By Hannah Giron Daygo
Hundreds of people gathered in Dublin on March 8th to celebrate International Women’s Day. The event was marked by a march that started at the Spire and ended in front of the Dáil Éireann. Participants chanted slogans such as “Women, Life, Freedom,” “Women’s rights, migrants rights,” and “same struggle, same fight.”
“When things are heading backward, we protest.” Action for Choice, LGBTQ, and feminist activist Ailbhe Smyth said. The eviction ban, femicides, and gender-based violence were all discussed throughout her speech.
“14 femicides in the space of a year on the island of Ireland last year. That is unprecedentedly high,” said Smyth.
“What we need to do is to come together as we do this evening, over the coming years to continue doing so, to keep up our fights…it’s not just for Women’s day, this is something we need to do regularly,” she added.
Domestic violence services in Ireland responded to 53,627 helpline calls in 2018 According to Safe Ireland. During the march, several speeches were given which highlighted the importance of gender-based violence awareness, inclusive education for students and the call for the separation of church and state.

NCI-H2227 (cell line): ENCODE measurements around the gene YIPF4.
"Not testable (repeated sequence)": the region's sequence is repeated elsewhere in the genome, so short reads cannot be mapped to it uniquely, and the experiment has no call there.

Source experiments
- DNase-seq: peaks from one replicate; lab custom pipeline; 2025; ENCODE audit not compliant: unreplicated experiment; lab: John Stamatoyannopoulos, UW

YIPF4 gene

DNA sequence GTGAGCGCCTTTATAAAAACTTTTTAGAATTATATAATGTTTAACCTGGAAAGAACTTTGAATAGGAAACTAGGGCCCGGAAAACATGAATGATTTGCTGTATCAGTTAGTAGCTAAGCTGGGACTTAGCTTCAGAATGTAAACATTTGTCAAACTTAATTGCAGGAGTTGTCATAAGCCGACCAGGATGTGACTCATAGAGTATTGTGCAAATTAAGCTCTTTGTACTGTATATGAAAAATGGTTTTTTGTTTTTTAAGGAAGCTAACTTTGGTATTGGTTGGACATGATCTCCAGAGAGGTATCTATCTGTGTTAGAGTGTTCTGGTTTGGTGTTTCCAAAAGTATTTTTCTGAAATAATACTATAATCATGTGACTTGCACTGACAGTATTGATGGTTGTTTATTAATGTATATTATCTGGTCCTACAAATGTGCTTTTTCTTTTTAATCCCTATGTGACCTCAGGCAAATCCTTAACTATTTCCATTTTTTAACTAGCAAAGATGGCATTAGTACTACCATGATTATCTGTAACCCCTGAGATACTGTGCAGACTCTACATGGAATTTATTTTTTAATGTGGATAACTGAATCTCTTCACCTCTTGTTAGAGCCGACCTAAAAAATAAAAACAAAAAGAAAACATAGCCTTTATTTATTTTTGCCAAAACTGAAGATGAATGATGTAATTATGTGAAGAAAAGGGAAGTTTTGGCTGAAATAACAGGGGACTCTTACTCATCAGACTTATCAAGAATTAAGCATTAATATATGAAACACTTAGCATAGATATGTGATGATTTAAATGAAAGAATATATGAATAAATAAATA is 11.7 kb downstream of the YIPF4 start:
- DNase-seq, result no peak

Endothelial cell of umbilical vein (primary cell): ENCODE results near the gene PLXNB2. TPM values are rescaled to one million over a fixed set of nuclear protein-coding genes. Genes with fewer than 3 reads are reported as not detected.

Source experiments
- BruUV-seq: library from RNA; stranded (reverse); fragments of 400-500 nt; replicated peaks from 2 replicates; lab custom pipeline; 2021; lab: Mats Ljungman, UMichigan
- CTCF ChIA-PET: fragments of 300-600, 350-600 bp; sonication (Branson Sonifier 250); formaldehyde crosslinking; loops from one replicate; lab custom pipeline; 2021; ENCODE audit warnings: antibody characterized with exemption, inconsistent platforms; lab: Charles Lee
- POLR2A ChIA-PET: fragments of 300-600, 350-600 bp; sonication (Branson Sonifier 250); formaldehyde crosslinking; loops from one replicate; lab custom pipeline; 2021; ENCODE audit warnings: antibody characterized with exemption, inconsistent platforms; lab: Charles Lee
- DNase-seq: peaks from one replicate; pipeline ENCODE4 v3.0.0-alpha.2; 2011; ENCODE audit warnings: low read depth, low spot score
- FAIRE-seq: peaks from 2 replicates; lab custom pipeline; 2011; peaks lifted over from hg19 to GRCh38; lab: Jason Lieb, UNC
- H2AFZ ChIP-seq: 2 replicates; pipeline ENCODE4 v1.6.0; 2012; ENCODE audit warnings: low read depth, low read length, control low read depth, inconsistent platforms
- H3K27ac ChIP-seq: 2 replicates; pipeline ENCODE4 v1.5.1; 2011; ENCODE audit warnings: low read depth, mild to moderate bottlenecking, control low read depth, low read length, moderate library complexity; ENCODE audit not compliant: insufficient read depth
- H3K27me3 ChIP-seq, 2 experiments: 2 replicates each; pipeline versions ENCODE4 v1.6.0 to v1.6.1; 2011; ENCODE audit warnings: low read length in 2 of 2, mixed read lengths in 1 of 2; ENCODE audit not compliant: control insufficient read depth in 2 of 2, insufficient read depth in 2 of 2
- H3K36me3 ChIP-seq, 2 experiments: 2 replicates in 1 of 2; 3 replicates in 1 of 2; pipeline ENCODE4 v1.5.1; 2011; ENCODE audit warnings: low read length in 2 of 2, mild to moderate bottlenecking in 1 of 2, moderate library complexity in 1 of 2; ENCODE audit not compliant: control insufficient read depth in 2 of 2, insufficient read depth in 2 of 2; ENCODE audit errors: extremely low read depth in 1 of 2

The president of the student union at UCD, Molly Greenough, spoke about the need to separate church and state and to support inclusive education for all students, regardless of their sexual orientation or gender identity.
“I think it’s worthwhile to highlight the gript the Catholic Church still has on this country, perhaps best demonstrated by the abysmal of excuse of a National Maternity hospital, and our substandard sex education at primary and secondary school levels…That’s why today we are demanding a separation of church and state, and consent based LGBTQ+ inclusive sex education,” Greenough said during her remarks.
The organisers of the event, ROSA Socialist Feminism, were pleased with the turnout and hope that it will inspire more people to get involved in the fight for women’s rights. During the event they emphasised that gender equality is not just a women’s issue but something that affects everyone.
The International Women’s Day march in Dublin was a display of solidarity and a reminder that there is still much work to be done to achieve true gender equality.